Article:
We got outside only to find that there was about half the stadium waiting in the big open area between the subway stop and the stadium gates. As far as I could tell, unless you wanted to climb the muddy wall up to the highway and thumb your way back to town, the subway was the only way in or out of this place. We went back inside (the Galatasaray section) since it began raining and was absolutely freezing. About a half hour later we went back out to find the line significantly diminished, though the rain had really picked up. We squeezed our way through throngs of people and pushed our way onto the subway.

About 3 hours after the game ended I got home.

Monday, January 17, 2011

Istanbul eats... in Tekirdağ

Here is Sherri and my article (emphasis on Sherri) about köfte.

Sunday, January 16, 2011

I am not a spy.

Every time I travel to a new place, I am always interested to see what people think about Americans. I am comfortable enough in my own identity to rarely be roused by the beliefs about my country from others. I think the US is a complex and diverse place and because of this, I can only expect that opinions will be equally diverse.

I lived in France the year after we re-elected Bush. I lived in the Netherlands during the last Presidential election. I was once asked by a particularly rude Aussie, ”Aren’t you ashamed to say you’re from the US?” I think I’m a pretty good person with a pretty understanding outlook, but there are times where I have to take a step back and judge the opinions of others. After all, I’m not freaking Mother Theresa.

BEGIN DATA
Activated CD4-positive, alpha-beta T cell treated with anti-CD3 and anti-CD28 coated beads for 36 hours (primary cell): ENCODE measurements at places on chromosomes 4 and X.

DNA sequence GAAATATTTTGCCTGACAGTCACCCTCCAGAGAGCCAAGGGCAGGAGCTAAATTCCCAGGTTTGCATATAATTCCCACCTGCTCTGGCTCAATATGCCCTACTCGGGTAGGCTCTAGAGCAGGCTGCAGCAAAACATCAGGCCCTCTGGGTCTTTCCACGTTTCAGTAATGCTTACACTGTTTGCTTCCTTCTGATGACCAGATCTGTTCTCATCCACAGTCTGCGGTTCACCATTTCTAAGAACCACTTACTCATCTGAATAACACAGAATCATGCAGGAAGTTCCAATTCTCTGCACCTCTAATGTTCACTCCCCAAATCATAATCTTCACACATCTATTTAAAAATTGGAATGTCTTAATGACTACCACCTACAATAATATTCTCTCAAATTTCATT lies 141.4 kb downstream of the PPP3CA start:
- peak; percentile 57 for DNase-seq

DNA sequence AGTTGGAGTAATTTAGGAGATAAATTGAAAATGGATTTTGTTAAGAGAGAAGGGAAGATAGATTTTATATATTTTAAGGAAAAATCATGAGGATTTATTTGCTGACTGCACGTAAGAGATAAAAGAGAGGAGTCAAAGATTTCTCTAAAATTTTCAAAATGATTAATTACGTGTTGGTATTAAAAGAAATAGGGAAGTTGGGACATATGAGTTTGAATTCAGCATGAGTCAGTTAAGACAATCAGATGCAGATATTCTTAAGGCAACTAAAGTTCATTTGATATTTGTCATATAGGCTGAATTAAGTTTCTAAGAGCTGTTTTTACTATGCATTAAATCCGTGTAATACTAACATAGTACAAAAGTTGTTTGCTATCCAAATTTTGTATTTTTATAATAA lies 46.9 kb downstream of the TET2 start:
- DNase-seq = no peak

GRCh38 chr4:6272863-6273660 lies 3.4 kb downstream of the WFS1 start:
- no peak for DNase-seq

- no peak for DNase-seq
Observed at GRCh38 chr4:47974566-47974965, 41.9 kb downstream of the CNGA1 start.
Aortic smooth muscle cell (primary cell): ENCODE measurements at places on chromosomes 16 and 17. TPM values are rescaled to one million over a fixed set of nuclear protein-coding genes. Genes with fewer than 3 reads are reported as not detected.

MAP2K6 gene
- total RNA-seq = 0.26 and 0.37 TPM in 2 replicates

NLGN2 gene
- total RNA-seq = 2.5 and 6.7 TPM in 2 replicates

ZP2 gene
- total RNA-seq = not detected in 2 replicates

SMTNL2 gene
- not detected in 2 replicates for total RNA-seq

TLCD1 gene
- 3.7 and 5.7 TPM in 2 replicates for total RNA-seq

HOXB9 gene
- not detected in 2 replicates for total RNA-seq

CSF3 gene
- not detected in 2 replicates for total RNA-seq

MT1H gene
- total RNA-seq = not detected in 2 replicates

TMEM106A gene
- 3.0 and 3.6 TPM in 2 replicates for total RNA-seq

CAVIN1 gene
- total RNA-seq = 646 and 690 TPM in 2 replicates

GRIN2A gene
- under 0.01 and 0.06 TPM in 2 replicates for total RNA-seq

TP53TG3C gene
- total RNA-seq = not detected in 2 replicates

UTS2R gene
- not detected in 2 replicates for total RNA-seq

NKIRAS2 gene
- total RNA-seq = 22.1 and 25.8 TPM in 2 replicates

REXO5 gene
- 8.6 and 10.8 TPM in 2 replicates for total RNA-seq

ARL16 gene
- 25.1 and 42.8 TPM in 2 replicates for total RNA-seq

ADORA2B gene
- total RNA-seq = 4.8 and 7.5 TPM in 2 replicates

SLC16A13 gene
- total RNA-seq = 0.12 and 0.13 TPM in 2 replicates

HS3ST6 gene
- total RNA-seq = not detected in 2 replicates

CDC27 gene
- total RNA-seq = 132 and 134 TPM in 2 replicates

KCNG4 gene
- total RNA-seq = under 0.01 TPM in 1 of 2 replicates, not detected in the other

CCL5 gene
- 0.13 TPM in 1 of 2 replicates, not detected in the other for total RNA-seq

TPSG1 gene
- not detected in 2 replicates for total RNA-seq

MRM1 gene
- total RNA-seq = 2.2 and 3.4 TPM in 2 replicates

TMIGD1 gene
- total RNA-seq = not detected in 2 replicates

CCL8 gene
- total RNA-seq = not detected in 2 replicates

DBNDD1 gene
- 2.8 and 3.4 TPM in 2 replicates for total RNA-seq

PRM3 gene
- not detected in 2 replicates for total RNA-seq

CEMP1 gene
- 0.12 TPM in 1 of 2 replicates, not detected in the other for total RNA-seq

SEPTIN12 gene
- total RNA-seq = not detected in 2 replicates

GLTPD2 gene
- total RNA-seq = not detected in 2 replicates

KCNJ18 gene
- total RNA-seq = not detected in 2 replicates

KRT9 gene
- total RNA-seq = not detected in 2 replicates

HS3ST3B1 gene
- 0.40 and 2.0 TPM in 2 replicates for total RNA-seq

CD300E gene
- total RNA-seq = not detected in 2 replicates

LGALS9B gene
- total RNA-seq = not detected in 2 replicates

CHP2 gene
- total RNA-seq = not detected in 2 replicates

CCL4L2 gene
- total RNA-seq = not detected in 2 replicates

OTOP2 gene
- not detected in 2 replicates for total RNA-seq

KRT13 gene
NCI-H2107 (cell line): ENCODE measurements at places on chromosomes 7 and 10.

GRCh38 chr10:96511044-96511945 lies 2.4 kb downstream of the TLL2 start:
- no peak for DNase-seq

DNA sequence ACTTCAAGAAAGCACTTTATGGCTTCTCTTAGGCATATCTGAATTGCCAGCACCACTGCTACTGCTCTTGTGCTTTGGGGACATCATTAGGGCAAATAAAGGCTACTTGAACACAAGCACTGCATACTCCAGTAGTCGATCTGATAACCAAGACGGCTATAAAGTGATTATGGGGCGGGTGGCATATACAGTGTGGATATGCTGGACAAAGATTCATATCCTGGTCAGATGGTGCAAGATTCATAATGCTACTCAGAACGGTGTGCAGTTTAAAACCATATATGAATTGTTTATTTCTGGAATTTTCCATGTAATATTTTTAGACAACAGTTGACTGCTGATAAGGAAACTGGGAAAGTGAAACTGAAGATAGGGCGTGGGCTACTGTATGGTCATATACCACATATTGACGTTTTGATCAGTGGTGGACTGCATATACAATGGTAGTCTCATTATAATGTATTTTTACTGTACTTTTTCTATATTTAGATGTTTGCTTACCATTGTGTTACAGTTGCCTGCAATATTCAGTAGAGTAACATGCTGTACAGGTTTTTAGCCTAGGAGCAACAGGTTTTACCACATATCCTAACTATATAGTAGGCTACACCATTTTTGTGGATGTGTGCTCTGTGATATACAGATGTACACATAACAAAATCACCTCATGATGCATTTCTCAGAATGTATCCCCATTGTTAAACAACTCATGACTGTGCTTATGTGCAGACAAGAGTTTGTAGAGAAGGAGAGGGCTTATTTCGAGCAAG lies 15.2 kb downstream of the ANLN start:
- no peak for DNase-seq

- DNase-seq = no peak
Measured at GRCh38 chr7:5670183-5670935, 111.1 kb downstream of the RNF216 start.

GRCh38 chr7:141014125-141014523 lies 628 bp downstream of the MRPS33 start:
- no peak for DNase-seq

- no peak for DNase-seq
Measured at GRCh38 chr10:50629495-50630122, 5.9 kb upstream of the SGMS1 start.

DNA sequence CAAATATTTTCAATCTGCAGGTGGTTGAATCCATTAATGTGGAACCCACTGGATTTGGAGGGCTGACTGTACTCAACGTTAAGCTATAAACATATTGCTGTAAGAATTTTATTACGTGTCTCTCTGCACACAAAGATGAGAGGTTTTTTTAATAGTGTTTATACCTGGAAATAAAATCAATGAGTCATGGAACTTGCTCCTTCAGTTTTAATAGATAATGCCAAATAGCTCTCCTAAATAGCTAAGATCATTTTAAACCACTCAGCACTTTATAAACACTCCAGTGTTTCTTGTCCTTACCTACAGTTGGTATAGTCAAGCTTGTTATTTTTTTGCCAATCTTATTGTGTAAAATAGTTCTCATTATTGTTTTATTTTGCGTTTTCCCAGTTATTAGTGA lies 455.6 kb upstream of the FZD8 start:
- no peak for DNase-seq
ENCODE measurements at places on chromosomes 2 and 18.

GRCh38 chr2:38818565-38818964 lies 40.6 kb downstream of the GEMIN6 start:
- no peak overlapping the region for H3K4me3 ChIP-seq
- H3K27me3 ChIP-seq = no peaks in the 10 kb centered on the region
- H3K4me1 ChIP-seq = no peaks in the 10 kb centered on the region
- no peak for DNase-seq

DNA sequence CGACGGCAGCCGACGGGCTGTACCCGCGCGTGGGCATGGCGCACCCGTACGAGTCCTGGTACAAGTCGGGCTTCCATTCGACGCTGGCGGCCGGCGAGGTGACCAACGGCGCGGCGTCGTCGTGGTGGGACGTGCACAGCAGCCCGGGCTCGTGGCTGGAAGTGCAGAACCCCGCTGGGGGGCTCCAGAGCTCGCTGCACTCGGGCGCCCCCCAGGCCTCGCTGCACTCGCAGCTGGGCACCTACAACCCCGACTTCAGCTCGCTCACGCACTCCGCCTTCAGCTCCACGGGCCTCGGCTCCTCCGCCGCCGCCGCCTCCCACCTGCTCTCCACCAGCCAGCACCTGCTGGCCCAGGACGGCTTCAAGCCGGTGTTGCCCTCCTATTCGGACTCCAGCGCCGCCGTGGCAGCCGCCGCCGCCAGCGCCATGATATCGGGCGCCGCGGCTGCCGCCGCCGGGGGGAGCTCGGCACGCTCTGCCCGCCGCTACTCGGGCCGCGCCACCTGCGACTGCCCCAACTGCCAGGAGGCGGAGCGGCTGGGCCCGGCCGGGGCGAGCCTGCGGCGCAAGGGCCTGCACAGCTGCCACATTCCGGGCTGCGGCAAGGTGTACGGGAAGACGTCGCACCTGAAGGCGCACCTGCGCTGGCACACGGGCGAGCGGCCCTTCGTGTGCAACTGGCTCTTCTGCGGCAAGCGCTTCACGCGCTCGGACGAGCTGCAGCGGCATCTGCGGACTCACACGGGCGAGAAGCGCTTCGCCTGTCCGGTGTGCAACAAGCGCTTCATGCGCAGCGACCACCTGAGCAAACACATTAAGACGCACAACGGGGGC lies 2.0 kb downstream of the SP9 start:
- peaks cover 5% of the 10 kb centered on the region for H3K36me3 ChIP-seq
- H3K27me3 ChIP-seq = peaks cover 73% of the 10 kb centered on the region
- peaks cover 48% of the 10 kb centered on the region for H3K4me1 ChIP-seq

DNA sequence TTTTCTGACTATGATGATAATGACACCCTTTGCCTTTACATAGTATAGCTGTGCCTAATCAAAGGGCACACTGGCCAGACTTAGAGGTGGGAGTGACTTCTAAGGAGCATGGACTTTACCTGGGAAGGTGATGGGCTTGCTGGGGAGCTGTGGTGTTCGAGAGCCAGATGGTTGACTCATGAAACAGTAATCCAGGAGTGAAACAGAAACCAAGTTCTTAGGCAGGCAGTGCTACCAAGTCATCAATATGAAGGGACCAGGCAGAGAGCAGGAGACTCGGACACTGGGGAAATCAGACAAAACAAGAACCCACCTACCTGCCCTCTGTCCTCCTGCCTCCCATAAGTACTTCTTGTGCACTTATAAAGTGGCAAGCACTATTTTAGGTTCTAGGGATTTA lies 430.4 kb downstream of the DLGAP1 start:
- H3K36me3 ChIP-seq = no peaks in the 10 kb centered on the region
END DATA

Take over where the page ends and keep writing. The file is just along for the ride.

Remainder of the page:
A few weeks ago a lunatic reporter thought she had found an interesting story—two Americans had been dropped in sleepy Karabuk, Americans in Karabuk. Why? They must be spies.

The journalist dug a little deeper and discovered that there were not only 2 Americans, but also that they were part of a larger group, a group known as Fulbright. These 54 (!!) Americans had been brought here to masquerade as spies; to gather intel and well, to hmm, plot an American overthrow? Why not, right?

“54 American intelligence officers were brought to Turkey. They were put into posing as English teachers in various universities”—Banu Avar 

This was originally reported to the rest of us when the two women began being told by their students that they had been in the news. They sent out a message containing a link to the article with the heading, “If you want to be amused”, but things quickly spiraled out of control. Only a few days later, students began not attending classes. The governments got involved. The story was then picked up by a national newspaper, Milliet.

The Milliet story ran with a bit more of a positive tilt, with the university president defending the women and the rest of the program. He stated that the suggestion that they are spies is absurd. But this goes to the heart of a pretty interesting situation here.